Efforts to thwart discrimination against hearing-impaired and deaf individuals in the workplace were successful this fall when two Equal Employment Opportunity Commission lawsuits yielded wins for their plaintiffs. The EEOC won a rare summary judgment Sept. 21 against a Phoenix company that refused to accommodate and hire a hearing-impaired applicant. The company, Creative Networks, LLC, provides services to the disabled.
The case arose when Rochelle Duran, who has had hearing loss since birth and was diagnosed with severe bilateral hearing impairment at age 12, applied for a position. The job required a series of orientation and training sessions totaling more than 24 hours for which Ms. Duran requested an interpreter. Creative Networks mandated that she find her own, and insisted that they would pay no more than $200 for interpreting services, according to the lawsuit.
“Creative Networks denied Duran an employment opportunity, and the denial was based on her need for reasonable accommodations. Indeed, Defendant's failure to offer Duran reasonable accommodations foreclosed her opportunity for employment by preventing her from proceeding further in the application process,” Judge David Alan Ezra of the US District Court in Arizona wrote in his judgment. (See FastLinks.) Next, the case goes to trial to determine damages and injunctive relief.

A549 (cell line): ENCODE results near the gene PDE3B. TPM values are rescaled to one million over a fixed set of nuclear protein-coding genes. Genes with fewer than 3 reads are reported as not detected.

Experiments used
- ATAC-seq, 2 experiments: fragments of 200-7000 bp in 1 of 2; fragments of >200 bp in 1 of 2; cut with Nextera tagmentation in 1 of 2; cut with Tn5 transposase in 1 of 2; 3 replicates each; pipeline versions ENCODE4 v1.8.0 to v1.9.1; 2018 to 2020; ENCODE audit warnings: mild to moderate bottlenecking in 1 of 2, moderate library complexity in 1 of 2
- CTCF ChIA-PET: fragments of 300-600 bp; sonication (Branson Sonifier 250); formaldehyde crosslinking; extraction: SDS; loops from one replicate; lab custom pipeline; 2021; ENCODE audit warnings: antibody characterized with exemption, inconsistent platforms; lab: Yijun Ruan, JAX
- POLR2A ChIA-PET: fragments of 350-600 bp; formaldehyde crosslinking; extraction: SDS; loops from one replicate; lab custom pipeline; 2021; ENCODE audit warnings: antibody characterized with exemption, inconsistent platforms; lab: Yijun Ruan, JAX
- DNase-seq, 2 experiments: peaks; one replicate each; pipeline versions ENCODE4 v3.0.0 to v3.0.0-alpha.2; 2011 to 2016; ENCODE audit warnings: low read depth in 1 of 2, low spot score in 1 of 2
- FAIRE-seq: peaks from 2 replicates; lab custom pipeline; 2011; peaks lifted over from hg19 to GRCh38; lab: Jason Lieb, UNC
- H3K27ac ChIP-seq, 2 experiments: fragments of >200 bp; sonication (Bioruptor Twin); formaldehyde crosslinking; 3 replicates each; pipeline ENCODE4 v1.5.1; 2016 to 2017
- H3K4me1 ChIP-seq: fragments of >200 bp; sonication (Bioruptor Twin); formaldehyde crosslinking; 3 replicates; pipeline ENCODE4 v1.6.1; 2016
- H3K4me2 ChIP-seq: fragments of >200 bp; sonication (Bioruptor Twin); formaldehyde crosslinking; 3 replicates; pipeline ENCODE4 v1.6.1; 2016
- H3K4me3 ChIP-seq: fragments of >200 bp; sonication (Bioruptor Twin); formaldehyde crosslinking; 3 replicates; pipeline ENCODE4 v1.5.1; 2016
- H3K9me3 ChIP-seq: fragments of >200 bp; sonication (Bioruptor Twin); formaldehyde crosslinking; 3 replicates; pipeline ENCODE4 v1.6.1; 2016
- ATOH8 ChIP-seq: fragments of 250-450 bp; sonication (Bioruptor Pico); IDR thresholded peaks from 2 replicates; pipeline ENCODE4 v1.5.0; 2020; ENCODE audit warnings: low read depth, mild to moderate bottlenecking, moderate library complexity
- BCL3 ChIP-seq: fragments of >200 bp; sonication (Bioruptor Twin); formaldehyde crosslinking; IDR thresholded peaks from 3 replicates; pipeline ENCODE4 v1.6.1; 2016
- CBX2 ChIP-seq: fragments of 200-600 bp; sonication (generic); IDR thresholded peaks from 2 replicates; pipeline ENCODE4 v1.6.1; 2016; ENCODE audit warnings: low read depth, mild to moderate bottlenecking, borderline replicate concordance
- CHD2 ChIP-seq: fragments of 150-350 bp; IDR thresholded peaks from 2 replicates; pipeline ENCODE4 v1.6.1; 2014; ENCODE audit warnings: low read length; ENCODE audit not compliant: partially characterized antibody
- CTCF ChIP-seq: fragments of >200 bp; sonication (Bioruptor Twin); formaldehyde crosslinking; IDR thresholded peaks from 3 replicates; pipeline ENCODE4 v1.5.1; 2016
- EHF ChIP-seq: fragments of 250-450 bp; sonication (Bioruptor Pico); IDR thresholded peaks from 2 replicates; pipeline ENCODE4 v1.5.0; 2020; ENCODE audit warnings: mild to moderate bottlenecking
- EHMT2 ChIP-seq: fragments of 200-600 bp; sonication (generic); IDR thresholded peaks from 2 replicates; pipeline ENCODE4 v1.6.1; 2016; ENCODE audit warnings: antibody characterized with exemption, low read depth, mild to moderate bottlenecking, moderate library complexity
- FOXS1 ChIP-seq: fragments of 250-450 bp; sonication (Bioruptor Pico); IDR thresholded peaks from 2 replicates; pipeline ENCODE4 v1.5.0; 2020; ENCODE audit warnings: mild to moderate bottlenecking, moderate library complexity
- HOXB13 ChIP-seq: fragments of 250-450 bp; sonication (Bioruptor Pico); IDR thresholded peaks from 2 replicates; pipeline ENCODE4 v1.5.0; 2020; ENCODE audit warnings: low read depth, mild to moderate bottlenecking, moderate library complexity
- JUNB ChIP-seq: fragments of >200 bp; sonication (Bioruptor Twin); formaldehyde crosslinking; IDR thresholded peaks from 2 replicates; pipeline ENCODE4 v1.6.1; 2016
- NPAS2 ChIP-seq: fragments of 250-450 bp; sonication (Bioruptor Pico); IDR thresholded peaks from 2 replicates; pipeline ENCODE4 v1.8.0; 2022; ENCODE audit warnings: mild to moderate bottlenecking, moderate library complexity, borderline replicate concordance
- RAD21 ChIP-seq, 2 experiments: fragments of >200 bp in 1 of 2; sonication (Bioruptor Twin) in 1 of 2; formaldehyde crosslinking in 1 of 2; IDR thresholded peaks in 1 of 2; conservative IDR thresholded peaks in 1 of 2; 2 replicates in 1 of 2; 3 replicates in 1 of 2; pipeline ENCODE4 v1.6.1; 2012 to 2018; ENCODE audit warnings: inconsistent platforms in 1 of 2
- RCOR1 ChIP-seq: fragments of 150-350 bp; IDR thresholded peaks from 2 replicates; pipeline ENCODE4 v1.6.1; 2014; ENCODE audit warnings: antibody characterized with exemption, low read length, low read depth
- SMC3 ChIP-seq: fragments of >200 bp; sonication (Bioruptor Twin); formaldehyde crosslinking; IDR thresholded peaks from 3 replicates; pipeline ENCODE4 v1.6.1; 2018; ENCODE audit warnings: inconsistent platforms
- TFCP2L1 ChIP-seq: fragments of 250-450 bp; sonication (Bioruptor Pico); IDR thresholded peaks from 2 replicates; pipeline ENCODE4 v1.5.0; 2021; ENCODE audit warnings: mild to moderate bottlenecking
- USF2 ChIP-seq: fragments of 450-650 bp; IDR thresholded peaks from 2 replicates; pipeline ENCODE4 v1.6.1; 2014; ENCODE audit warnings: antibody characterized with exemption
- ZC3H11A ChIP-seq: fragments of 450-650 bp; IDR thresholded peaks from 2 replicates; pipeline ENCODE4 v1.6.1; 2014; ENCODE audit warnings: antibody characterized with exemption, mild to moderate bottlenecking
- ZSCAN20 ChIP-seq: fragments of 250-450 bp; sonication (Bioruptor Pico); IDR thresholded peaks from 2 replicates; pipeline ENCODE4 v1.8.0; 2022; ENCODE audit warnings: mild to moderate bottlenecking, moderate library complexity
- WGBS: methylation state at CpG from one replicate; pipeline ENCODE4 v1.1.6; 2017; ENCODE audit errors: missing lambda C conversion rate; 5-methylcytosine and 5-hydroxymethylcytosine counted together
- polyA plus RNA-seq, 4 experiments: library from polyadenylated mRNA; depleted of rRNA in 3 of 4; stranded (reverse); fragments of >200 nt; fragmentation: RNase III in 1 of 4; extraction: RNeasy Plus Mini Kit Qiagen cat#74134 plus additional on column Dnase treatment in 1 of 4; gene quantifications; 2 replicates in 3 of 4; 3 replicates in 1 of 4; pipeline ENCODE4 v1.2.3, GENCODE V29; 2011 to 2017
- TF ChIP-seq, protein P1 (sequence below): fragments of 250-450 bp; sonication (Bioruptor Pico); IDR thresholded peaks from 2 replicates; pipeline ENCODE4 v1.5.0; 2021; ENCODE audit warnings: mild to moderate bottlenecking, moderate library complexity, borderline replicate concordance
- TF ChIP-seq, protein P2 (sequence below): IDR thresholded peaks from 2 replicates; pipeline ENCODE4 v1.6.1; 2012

The verdict came less than two weeks after another company, Wisconsin-based gift and household product manufacturer Miles Kimball, agreed to pay $95,000 and supply other relief to settle an EEOC lawsuit brought on behalf of deaf employee Laura Nejedlo, who had worked for the company for 13 years. Ms. Nejedlo was assigned to use a new computer software program in 2007, but the company refused to provide a sign language interpreter for training, according to the lawsuit. Ms. Nejedlo was then fired. Miles Kimball, in addition to compensating Ms. Nejedlo $95,000, will be required to “train its managers and supervisors regarding an employer's obligations and the rights of employees under the ADA [Americans with Disabilities Act],” said an EEOC release. (See FastLinks.)